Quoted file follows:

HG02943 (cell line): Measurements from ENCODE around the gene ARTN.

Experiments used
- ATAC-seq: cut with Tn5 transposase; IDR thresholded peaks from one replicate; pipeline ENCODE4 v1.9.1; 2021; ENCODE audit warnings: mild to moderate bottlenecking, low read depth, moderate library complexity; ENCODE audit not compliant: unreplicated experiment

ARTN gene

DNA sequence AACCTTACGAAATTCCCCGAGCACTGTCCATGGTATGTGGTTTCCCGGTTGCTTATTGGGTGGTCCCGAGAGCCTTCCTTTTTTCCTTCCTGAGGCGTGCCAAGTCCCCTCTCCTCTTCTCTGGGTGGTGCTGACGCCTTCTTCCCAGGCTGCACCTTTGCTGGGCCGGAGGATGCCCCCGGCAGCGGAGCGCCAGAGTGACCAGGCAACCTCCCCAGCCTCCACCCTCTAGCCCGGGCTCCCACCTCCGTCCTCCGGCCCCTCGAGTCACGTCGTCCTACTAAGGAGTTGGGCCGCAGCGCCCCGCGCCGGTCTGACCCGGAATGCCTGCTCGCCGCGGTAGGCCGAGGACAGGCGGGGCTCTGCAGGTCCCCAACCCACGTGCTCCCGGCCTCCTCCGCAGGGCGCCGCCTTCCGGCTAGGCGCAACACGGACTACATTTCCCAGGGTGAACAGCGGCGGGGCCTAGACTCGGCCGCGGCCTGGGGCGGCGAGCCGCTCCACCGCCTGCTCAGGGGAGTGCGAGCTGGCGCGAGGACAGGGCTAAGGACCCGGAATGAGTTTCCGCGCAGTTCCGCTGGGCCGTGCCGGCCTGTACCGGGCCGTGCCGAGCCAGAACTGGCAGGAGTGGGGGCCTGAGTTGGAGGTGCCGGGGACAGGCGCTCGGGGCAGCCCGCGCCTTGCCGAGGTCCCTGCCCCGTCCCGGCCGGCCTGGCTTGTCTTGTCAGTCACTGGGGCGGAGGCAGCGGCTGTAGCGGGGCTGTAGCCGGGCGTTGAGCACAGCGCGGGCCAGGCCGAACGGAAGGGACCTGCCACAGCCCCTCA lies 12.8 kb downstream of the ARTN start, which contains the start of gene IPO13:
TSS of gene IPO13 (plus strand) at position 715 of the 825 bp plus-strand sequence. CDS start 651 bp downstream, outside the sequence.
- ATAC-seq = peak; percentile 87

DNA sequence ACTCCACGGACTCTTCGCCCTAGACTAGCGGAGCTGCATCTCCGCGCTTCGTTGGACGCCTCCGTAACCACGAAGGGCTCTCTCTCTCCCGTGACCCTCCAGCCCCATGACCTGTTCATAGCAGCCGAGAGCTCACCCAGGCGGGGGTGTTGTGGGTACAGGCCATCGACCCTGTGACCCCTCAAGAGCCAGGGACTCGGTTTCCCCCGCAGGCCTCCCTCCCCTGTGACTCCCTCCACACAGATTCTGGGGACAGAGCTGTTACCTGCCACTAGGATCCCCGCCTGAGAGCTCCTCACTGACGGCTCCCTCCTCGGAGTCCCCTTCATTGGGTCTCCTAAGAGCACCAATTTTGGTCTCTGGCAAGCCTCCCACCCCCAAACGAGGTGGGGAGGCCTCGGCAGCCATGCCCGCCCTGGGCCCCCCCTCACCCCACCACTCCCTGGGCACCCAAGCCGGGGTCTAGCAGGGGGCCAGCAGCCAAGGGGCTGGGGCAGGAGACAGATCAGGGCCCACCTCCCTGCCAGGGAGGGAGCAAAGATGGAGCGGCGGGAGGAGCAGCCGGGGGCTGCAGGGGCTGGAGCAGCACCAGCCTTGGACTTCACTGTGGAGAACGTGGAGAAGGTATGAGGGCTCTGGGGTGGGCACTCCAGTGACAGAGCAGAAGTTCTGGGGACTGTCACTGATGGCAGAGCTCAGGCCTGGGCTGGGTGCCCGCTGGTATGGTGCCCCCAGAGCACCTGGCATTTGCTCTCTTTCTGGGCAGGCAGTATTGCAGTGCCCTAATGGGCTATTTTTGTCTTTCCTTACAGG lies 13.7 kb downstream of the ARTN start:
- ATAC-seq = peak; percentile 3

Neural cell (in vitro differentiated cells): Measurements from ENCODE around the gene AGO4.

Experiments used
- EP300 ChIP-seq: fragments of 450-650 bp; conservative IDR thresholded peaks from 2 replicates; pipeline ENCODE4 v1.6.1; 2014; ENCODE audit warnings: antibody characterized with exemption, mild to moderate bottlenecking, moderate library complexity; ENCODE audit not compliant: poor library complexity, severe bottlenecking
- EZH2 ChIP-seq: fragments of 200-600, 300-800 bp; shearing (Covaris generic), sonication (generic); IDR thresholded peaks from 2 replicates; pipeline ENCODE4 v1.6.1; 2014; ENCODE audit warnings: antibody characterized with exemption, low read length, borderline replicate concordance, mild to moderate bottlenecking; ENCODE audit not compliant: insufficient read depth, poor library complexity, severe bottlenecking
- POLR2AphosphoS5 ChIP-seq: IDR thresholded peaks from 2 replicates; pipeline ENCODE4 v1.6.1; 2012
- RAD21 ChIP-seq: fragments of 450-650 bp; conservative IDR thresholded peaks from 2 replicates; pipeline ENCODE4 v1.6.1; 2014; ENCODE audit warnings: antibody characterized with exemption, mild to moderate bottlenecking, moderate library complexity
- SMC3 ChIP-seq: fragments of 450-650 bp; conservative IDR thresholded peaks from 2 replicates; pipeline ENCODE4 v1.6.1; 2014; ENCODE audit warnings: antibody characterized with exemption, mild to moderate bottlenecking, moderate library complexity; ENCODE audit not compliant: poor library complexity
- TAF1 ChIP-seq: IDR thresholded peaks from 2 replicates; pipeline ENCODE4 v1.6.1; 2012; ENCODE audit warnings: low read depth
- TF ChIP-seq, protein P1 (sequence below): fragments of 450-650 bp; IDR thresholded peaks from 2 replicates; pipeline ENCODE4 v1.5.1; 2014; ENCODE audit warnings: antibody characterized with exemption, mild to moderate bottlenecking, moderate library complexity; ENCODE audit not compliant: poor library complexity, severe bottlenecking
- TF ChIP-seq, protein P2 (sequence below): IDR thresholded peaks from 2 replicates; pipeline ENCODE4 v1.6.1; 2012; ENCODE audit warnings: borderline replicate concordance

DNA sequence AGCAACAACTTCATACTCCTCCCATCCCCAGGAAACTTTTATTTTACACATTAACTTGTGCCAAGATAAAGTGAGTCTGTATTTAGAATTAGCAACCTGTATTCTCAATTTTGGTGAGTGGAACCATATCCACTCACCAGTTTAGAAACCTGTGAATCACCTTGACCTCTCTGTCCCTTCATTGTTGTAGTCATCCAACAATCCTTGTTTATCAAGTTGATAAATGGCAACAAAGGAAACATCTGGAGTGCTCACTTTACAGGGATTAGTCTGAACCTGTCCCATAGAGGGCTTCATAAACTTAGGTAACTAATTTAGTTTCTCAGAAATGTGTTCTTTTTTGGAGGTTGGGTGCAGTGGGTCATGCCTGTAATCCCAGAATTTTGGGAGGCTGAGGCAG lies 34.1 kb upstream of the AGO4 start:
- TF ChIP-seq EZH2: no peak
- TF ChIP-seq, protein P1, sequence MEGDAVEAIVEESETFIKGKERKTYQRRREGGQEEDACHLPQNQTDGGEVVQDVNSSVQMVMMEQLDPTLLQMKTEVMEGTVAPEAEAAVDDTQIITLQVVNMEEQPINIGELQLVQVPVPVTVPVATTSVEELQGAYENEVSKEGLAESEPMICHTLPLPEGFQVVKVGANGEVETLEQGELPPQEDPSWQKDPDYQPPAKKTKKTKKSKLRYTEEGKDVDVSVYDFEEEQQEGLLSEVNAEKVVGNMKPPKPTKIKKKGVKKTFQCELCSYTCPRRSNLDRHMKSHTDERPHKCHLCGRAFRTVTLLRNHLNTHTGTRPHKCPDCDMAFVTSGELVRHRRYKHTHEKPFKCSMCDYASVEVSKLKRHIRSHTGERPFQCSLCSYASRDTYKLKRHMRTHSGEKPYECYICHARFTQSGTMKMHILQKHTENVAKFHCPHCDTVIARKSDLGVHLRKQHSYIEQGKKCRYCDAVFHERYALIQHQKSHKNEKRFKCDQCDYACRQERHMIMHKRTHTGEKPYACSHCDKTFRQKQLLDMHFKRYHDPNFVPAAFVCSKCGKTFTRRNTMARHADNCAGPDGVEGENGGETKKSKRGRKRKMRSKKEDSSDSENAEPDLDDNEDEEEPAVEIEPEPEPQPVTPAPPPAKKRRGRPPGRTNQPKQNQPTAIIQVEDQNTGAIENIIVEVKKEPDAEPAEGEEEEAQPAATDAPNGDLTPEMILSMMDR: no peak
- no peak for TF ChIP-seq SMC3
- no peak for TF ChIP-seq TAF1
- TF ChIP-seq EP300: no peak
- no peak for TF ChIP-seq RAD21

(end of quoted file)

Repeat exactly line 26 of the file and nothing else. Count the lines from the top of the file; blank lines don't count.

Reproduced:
- no peak for TF ChIP-seq RAD21